Open discussion was facilitated by a moderator. She asked the audience several questions to gauge the level of residents’ current engagement with Georgia Avenue businesses.
Former ANC Commissioner Andre Carley summed up the majority view with his statement. He said, “One of the biggest problems is the lack of diverse businesses that people want to patronize. There’s a general lack of beautification and curb appeal. We’re going to have to find a way to make Georgia Avenue more attractive to people.”
Other respondents sounded similar notes.
Another question was directed to the business owners in attendance. They were asked about their experiences. Che Tabisola, co-owner of the BBQ Bus Smokehouse said that delayed development and vacant properties surrounding his store have hurt foot traffic and negatively impact his business. The owner of J&J Taqueria said that they do good business at lunchtime, but at night, the dark streets and excess loitering keep patrons away.
Business owners were also asked what kind of technical assistance they could use. KuKu Smith of KuKu’s Beauty Supply (7327 Georgia Avenue) shared her current business flyer and indicated that she could use help with marketing and letting residents know that her shop is open for business.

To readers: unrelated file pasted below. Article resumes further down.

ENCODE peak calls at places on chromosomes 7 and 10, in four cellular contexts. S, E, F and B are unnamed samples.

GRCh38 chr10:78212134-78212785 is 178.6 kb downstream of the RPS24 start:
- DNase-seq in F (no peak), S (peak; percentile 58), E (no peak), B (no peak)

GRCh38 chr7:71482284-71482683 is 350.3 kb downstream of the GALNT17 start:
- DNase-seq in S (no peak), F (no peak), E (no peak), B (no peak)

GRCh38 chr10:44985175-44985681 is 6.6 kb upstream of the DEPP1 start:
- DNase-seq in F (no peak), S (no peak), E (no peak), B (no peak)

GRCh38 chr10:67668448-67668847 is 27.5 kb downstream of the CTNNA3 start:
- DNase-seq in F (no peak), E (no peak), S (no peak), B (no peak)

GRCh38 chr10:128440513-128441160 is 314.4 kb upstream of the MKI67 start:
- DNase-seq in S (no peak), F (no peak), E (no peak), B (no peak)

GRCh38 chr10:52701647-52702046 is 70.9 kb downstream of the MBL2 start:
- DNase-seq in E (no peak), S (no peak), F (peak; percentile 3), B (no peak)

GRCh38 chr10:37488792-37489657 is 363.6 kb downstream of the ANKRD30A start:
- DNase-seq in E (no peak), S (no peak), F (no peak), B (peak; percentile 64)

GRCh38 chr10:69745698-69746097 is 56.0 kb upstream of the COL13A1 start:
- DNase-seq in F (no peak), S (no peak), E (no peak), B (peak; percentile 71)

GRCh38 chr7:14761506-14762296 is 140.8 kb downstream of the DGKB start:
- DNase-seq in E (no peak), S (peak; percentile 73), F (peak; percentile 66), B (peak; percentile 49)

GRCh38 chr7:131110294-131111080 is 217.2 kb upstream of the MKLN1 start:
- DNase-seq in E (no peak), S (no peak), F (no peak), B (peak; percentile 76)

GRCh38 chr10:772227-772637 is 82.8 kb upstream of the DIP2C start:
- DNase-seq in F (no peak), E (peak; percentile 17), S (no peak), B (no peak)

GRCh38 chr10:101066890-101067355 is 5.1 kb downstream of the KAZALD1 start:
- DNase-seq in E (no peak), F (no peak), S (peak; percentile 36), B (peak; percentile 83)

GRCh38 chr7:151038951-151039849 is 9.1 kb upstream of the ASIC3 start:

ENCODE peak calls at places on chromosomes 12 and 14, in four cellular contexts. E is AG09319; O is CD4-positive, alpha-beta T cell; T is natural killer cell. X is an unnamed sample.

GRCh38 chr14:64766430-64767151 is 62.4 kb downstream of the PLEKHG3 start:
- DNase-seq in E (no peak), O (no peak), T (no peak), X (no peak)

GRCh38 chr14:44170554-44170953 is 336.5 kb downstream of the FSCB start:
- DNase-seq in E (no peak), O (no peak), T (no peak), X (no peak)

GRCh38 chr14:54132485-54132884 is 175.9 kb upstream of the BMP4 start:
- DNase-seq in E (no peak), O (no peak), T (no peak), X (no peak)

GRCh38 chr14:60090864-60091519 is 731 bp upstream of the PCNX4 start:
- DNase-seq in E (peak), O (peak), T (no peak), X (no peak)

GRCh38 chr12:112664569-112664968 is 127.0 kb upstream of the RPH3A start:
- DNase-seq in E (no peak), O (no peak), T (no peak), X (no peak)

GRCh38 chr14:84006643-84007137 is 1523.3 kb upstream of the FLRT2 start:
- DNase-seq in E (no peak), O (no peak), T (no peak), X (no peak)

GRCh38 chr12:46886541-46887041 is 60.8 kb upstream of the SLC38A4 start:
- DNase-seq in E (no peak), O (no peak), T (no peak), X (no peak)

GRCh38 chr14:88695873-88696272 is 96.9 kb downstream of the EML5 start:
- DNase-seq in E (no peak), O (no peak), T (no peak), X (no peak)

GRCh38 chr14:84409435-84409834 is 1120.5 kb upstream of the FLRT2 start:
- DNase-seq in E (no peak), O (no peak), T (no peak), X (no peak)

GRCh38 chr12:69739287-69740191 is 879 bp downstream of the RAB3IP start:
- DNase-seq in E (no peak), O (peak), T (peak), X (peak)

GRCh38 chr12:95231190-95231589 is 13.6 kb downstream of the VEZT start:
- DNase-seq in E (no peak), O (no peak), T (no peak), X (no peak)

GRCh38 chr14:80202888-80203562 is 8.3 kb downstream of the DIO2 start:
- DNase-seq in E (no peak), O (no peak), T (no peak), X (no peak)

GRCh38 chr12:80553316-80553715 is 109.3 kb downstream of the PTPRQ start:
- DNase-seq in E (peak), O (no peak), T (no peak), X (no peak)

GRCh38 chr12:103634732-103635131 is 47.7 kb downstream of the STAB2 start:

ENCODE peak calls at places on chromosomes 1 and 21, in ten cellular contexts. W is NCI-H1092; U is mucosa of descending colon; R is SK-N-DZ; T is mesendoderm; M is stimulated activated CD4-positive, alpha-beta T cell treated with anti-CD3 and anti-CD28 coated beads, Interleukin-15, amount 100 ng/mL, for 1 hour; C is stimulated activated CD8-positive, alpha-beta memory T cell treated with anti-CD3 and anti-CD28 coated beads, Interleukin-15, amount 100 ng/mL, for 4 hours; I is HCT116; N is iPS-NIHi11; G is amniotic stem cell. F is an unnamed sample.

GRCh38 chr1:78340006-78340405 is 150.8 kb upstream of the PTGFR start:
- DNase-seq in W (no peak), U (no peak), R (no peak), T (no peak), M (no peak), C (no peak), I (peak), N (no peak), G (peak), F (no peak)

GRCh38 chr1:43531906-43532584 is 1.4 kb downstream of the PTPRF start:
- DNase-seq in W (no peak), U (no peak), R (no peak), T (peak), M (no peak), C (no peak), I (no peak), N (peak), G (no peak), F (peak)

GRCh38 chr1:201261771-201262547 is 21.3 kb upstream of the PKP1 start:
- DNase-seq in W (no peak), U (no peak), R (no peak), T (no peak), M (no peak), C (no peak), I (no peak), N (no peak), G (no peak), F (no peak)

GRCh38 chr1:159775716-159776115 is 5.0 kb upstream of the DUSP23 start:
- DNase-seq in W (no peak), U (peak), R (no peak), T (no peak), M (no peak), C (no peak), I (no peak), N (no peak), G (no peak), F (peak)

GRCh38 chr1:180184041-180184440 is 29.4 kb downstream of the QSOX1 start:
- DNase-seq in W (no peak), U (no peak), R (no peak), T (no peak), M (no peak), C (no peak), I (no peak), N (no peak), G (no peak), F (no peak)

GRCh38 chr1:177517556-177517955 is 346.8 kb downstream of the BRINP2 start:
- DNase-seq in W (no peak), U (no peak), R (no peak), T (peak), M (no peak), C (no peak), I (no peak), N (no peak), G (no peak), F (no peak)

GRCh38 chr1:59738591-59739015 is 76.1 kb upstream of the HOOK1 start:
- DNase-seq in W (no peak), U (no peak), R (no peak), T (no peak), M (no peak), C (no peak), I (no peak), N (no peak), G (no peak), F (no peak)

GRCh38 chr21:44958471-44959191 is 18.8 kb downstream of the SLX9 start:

Small Group Discussion
Following the open discussion, each table broke out into small group discussion. The question my table received was, “Do you perceive the corridor as a vibrant place to live, work and play? Why or why not?”
My table neighbors and I had a mixed response to the question, but the consensus was that no, the current state of the corridor is not vibrant. There are no entertainment or true family dining options. Truthfully, the most dynamic experiences are the two big box retailers at either end of the corridor.
While recognizing that there are hidden gems along the avenue like Teddy’s Roti Shop, Wapa Café and Ritchie’s Café, many 30- and 40-year residents who were present had never heard of these shops. One resident wondered aloud whether the businesses meet the needs of the neighborhood.
Corridor Priority Ranking
In the final section of the evening, we heard the results of a priority ranking exercise that each attendee submitted. While recognizing that the avenue could use improvement in all areas, resources are limited. The Center and the Board of the Upper Georgia Avenue Main Street may use these results to inform some of the early decisions that have to be made.
Here are the rankings, from highest to lowest priority:
- Public Safety
- Clean Up
- Branding and Marketing
- Curb Appeal
- Exterior Signage
- Customer Service Training
Overall, this meeting was a good beginning for the effort to energize this vital commercial corridor. Flanked on all sides by neighborhoods filled with households who have disposable income to spare, Georgia Avenue is a sleeping giant. With good planning and active participation of both businesses and residents, we can create an environment where our existing small businesses can thrive and integrate seamlessly with the behemoth development at Walter Reed.